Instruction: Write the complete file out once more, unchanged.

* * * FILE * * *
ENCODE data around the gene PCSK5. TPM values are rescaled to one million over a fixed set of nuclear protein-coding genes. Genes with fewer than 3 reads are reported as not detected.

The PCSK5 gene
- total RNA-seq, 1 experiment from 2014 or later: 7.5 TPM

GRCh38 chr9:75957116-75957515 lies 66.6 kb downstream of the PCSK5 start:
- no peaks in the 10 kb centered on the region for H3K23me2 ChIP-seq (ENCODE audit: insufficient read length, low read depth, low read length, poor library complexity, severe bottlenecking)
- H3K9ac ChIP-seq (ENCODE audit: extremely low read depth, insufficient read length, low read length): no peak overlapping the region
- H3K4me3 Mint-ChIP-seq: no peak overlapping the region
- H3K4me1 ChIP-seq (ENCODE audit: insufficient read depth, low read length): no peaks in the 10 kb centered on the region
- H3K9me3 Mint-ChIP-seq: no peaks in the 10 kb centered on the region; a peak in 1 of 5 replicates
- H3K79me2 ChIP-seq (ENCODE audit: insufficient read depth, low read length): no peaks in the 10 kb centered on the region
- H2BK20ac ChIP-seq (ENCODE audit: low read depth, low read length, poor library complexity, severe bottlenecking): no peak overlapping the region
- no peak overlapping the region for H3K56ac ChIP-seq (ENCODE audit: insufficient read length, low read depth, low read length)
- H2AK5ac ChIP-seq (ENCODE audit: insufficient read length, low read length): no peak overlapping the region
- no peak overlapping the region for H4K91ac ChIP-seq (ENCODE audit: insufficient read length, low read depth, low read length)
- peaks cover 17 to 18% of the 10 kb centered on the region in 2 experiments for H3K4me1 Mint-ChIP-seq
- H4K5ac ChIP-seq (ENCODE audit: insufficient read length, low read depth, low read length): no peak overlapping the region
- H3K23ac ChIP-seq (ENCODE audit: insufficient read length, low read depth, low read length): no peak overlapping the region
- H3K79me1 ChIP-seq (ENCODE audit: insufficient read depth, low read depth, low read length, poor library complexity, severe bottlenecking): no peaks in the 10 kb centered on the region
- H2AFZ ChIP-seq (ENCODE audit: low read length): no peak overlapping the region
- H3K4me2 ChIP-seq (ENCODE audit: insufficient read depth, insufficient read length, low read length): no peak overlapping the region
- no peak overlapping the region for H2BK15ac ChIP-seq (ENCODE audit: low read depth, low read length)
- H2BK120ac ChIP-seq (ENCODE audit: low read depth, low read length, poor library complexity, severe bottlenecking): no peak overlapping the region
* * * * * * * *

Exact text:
ENCODE data around the gene PCSK5. TPM values are rescaled to one million over a fixed set of nuclear protein-coding genes. Genes with fewer than 3 reads are reported as not detected.

The PCSK5 gene
- total RNA-seq, 1 experiment from 2014 or later: 7.5 TPM

GRCh38 chr9:75957116-75957515 lies 66.6 kb downstream of the PCSK5 start:
- no peaks in the 10 kb centered on the region for H3K23me2 ChIP-seq (ENCODE audit: insufficient read length, low read depth, low read length, poor library complexity, severe bottlenecking)
- H3K9ac ChIP-seq (ENCODE audit: extremely low read depth, insufficient read length, low read length): no peak overlapping the region
- H3K4me3 Mint-ChIP-seq: no peak overlapping the region
- H3K4me1 ChIP-seq (ENCODE audit: insufficient read depth, low read length): no peaks in the 10 kb centered on the region
- H3K9me3 Mint-ChIP-seq: no peaks in the 10 kb centered on the region; a peak in 1 of 5 replicates
- H3K79me2 ChIP-seq (ENCODE audit: insufficient read depth, low read length): no peaks in the 10 kb centered on the region
- H2BK20ac ChIP-seq (ENCODE audit: low read depth, low read length, poor library complexity, severe bottlenecking): no peak overlapping the region
- no peak overlapping the region for H3K56ac ChIP-seq (ENCODE audit: insufficient read length, low read depth, low read length)
- H2AK5ac ChIP-seq (ENCODE audit: insufficient read length, low read length): no peak overlapping the region
- no peak overlapping the region for H4K91ac ChIP-seq (ENCODE audit: insufficient read length, low read depth, low read length)
- peaks cover 17 to 18% of the 10 kb centered on the region in 2 experiments for H3K4me1 Mint-ChIP-seq
- H4K5ac ChIP-seq (ENCODE audit: insufficient read length, low read depth, low read length): no peak overlapping the region
- H3K23ac ChIP-seq (ENCODE audit: insufficient read length, low read depth, low read length): no peak overlapping the region
- H3K79me1 ChIP-seq (ENCODE audit: insufficient read depth, low read depth, low read length, poor library complexity, severe bottlenecking): no peaks in the 10 kb centered on the region
- H2AFZ ChIP-seq (ENCODE audit: low read length): no peak overlapping the region
- H3K4me2 ChIP-seq (ENCODE audit: insufficient read depth, insufficient read length, low read length): no peak overlapping the region
- no peak overlapping the region for H2BK15ac ChIP-seq (ENCODE audit: low read depth, low read length)
- H2BK120ac ChIP-seq (ENCODE audit: low read depth, low read length, poor library complexity, severe bottlenecking): no peak overlapping the region